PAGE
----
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Massive thank you to Wraptition Ltd for our amazing new look! They designed and wrapped the submarine, and we can't believe how cool it is. We will definitely be the best looking submarine at the races!
Do you or any of your contacts have a service they can offer to our submarine? Wraptition's sponsorship is a great way of showing how a local business can help our team!
Our human-powered submarine in the news!
Check out this great article about our recent testing weekend.
At the weekend, we traveled down to Dosthill Quarry to test the UoSS Nauti Buoy. We met lots of people interested in the submarine, both our pilots got comfortable in the submarine and our safety divers are now more comfortable than ever at pilot support and in ballasting the submarine.
On Sunday afternoon, we even got the submarine to do a lap of the quarry under its own power! A successful weekend all round.
As always, follow us on Facebook (https://www.facebook.com/SUHPS/) and twitter (https://twitter.com/sotonsubmarine) for all the latest updates, and tell all your friends and family about the best engineering project they've never heard of!
Meet the team, see the submarine in action and see how our first testing went: https://www.youtube.com/watch?v=VVY9pZb_ue4
This weekend we are off to Dosthill Quarry (Press Release: copied below and avaliable at https://suhps.weebly.com/news) to test the submarine in open water! Keep an eye out for updates! And please keep sharing our crowdfunder!
PRESS RELEASE 12/04/2018 University of Southampton team to test human-powered submarine at Dosthill Quarry
Their unique submarine looks primed to succeed in gruelling race against universities from around the world at the European International Submarine Races. The submarine, the UoSS Nauti Buoy, is undergoing rigorous testing in Dosthill Quarry on the 21st and 22nd April.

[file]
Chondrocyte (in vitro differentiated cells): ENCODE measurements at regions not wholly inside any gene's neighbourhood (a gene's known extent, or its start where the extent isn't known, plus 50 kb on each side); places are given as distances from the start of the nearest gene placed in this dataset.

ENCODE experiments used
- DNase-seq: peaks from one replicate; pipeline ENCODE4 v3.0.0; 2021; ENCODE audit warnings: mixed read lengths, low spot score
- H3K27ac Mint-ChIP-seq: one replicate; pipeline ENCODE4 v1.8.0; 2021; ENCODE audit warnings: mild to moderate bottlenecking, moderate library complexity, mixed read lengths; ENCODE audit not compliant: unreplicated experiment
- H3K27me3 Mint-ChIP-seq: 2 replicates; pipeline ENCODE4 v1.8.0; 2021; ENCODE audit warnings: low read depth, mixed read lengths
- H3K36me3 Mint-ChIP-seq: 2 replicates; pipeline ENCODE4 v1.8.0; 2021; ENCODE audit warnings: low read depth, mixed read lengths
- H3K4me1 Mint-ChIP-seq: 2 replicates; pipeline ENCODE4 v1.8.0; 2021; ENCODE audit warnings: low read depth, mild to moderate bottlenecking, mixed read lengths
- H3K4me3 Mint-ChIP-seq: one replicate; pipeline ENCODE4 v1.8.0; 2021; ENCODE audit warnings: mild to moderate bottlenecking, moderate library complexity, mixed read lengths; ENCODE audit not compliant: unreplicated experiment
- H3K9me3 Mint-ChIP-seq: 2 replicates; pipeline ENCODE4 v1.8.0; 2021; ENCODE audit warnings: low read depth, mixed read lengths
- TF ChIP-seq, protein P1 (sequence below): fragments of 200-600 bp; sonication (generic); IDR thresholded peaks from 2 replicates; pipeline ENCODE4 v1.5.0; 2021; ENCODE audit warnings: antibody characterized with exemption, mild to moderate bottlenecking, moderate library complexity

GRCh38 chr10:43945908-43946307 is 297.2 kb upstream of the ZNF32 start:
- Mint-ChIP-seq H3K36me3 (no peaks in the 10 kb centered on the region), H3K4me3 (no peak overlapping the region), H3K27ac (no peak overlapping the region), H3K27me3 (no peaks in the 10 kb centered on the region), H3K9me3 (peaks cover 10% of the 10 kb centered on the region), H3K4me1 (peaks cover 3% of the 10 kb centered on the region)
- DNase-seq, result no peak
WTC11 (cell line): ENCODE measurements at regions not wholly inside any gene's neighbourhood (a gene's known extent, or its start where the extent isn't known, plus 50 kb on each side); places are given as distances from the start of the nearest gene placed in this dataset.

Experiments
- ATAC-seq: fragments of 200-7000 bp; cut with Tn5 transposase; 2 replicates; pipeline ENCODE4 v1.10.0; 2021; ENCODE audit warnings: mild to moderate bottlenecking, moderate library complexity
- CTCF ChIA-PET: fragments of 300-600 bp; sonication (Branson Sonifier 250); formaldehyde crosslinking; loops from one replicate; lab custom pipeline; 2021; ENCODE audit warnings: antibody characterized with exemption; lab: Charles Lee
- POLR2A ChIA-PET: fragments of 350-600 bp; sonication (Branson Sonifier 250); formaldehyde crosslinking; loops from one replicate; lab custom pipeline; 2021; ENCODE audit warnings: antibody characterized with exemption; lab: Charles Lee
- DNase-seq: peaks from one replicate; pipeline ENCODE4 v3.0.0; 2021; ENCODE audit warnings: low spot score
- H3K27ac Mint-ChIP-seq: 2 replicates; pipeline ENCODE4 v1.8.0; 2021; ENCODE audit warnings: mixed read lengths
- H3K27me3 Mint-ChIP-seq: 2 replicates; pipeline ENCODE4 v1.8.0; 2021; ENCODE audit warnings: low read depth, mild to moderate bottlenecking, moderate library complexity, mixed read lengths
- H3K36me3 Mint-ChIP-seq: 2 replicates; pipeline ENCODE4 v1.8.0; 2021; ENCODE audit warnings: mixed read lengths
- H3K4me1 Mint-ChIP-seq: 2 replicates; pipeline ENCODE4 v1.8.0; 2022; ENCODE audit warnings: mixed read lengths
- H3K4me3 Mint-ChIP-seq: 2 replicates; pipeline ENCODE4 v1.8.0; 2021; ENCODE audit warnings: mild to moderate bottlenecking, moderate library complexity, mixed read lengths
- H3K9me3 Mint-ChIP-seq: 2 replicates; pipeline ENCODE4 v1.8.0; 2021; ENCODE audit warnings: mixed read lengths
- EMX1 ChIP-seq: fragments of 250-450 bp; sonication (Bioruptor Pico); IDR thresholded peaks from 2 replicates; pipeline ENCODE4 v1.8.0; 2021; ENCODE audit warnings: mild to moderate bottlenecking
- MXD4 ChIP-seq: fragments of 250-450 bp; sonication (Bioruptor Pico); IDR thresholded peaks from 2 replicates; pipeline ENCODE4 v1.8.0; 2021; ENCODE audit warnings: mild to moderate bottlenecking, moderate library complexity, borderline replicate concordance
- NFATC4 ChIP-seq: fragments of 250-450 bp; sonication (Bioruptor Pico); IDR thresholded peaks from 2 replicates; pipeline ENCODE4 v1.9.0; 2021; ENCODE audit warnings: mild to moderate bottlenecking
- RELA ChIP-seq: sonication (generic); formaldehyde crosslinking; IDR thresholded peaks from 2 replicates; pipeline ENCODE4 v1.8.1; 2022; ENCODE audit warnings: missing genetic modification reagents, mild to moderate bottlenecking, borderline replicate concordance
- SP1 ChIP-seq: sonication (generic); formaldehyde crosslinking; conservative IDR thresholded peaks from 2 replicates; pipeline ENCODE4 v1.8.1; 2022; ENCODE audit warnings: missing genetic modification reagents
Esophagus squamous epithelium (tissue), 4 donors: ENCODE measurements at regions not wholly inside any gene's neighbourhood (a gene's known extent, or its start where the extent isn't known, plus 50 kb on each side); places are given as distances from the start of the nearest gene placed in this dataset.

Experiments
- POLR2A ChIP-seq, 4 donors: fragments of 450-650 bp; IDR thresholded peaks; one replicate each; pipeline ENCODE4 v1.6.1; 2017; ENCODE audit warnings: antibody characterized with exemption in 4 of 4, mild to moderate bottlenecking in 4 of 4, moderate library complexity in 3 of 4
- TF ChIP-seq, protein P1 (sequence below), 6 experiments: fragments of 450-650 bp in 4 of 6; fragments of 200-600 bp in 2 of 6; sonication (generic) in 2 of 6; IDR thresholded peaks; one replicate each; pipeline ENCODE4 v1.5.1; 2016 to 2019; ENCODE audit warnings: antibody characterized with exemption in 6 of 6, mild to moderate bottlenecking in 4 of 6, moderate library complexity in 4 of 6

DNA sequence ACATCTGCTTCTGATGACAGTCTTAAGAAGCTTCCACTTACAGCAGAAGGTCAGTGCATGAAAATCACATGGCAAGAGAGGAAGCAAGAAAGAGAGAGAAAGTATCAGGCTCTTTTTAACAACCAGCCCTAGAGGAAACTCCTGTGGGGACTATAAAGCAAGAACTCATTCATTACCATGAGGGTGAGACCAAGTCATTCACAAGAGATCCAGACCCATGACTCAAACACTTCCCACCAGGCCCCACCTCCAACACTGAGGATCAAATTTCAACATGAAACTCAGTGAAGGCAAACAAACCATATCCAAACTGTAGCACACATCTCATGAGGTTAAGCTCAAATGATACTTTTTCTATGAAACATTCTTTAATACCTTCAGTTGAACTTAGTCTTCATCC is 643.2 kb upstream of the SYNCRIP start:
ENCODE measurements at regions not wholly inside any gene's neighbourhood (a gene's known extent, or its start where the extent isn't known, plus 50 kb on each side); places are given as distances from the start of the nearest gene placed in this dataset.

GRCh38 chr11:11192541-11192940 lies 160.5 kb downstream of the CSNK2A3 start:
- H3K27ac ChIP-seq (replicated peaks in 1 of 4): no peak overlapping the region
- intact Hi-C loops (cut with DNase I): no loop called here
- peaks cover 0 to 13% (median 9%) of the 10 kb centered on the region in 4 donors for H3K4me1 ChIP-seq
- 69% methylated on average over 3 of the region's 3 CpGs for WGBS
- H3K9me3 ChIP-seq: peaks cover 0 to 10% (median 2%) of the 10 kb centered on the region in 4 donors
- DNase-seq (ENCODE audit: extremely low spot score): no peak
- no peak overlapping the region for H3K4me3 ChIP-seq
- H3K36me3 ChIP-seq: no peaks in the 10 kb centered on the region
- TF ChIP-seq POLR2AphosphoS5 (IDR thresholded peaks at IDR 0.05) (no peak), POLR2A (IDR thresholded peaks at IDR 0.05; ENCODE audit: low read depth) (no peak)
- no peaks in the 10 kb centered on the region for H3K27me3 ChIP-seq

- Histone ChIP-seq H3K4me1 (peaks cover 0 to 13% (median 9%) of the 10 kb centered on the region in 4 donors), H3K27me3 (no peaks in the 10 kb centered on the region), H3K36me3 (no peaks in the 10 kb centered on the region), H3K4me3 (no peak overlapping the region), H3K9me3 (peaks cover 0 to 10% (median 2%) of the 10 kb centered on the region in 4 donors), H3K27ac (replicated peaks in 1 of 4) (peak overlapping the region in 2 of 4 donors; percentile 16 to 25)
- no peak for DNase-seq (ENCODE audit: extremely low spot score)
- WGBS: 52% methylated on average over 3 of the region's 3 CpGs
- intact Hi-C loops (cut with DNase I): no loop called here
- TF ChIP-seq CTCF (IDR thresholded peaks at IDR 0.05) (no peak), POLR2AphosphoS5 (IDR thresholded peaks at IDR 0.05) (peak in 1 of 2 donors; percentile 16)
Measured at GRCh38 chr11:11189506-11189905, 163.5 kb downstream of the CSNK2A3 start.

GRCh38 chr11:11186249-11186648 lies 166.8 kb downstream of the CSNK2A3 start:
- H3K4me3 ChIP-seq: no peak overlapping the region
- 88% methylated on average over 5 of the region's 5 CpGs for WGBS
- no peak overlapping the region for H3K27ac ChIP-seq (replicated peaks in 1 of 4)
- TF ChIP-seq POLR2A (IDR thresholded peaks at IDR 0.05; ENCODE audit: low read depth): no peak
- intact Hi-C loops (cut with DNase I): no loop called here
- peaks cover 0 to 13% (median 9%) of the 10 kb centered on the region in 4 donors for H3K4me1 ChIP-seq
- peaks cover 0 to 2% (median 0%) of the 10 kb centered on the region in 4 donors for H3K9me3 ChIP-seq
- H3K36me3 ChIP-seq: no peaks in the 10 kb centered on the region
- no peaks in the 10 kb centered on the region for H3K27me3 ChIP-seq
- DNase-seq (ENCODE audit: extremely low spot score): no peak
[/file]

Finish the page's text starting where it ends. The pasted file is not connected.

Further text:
The Southampton University Human-Powered Submarine society (SUHPS) is made up of around 50 students from the University of Southampton , who have spent the last eight months designing, building and now testing a human-powered submarine. They are shortly to qualify for the fourth biennial European International Submarine Races (eISR18), held over the first two weeks of July in QinetiQ’s Ocean Basin, Gosport.
The rules of the sport are straightforward: teams must design, build and race flooded submarines piloted by a single scuba diver, who is fully enclosed within the hull of the machine. All propulsive power must be provided by the diver during the race, but otherwise the designs are left open to the limits of imagination. This combination of design constraints and design freedom matches the challenges confronted in real-world engineering projects and has led to pioneering and ground-breaking designs.
The UoSS Nauti Buoy underwent initial testing in February (VIDEO) , and is now coming to Dosthill Quarry for extensive testing in the large open-water space. The race course at eISR18 is a slalom, so it is essential for the team to perfect the submarine’s turning capabilities and Dosthill offers the ideal venue. The team hope to get the submarine underway and the pilots initiated on Saturday 21st April, and to build up some speed and practise turns on Sunday 22nd April. The weekend promises to be jam-packed with excitement, as the University of Warwick’s team are bringing their submarine too.